A county council is the elected administrative body governing an area known as a county. This term has slightly different meanings in different countries.
Other articles related to "county council, county, councils, council, county councils":
... The reason given by the County Council for not appointing her as librarian was her insufficient grasp of Irish “ A certain advertisement was issued by the Local Appointments ... That resolution subsequently came before the County Council, and was ratified by that body ... of a product of Trinity to the position of Librarian in this County ...
... of cities these were the four largest burghs they exercised the powers of both a county council and burgh ... of twenty-nine counties they were governed by a county council consisting partly of members nominated by the town councils of burghs in the county and partly by ... The chairman of a county council was known as the "convener" ...
... in nine states, they are headed by a county council ... In other states, each county is headed by a county commission or a county board of supervisors or a board of chosen freeholders ...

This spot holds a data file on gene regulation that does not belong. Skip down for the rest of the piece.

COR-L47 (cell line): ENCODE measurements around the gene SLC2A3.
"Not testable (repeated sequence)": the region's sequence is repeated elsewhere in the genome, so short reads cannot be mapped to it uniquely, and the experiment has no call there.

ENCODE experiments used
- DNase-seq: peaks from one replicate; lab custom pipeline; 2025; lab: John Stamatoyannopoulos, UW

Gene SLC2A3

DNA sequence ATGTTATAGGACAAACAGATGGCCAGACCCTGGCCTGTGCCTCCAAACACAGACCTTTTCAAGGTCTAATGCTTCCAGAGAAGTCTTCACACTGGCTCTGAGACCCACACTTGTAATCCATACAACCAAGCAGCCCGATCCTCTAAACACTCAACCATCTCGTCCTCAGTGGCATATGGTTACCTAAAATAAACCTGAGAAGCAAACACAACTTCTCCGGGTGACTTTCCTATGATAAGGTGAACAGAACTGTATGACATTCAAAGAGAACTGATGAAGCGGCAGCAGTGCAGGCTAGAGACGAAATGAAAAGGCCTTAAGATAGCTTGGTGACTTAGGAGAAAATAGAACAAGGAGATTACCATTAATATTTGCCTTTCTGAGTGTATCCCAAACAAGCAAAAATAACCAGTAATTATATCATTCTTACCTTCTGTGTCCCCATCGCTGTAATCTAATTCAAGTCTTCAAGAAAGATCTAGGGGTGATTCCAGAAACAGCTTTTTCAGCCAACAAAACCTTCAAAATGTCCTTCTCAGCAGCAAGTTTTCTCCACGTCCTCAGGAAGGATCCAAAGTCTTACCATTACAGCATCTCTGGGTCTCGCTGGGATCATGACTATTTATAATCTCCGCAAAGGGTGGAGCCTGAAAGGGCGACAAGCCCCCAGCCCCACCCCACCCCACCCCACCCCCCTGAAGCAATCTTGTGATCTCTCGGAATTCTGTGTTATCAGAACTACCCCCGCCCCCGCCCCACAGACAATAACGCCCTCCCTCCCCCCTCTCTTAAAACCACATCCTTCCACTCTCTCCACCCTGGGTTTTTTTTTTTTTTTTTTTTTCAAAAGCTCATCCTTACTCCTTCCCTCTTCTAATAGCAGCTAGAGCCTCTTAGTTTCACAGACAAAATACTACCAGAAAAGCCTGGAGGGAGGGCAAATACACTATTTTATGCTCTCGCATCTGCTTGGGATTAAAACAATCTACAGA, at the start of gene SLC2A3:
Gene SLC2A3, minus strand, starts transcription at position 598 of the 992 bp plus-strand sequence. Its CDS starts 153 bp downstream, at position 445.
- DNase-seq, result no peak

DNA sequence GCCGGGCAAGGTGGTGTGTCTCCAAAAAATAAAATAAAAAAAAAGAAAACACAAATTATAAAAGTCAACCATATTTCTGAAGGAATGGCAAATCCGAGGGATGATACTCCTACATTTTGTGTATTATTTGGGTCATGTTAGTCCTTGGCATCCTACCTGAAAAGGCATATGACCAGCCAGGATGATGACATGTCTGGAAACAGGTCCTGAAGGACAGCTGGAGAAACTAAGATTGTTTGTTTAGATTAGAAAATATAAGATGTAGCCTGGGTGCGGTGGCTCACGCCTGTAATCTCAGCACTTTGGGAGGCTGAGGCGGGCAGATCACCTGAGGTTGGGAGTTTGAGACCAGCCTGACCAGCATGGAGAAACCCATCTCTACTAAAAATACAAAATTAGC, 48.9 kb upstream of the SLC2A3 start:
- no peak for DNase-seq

... Shropshire Council (prior to 1 April, 2009, Shropshire County Council) is elected every four years ... The previous county council was the top-tier of local authorities in the non-metropolitan county of Shropshire, England ... is now the principal local authority of the non-metropolitan county ...
... County councils were required to divide their county into districts, each of which was under the supervision of a district committee with powers and ... Burgh councils could transfer the maintenance of the highways and bridges of the town to the county council, whereupon a representative of the burgh was appointed to the committee ... In counties with fewer than six parishes, the county council was not obliged to form districts ...
Famous quotes containing the words council and/or county:
“Daughter to that good Earl, once President
Of Englands Council and her Treasury,
Who lived in both, unstaind with gold or fee,
And left them both, more in himself content.
Till the sad breaking of that Parliament
Broke him, as that dishonest victory
At Chaeronea, fatal to liberty,
Killd with report that old man eloquent;”
—John Milton (16081674)
“Dont you know there are 200 temperance women in this county who control 200 votes. Why does a woman work for temperance? Because shes tired of liftin that besotted mate of hers off the floor every Saturday night and puttin him on the sofa so he wont catch cold. Tonight were for temperance. Help yourself to them cloves and chew them, chew them hard. Were goin to that festival tonight smelling like a hot mince pie.”
—Laurence Stallings (18941968)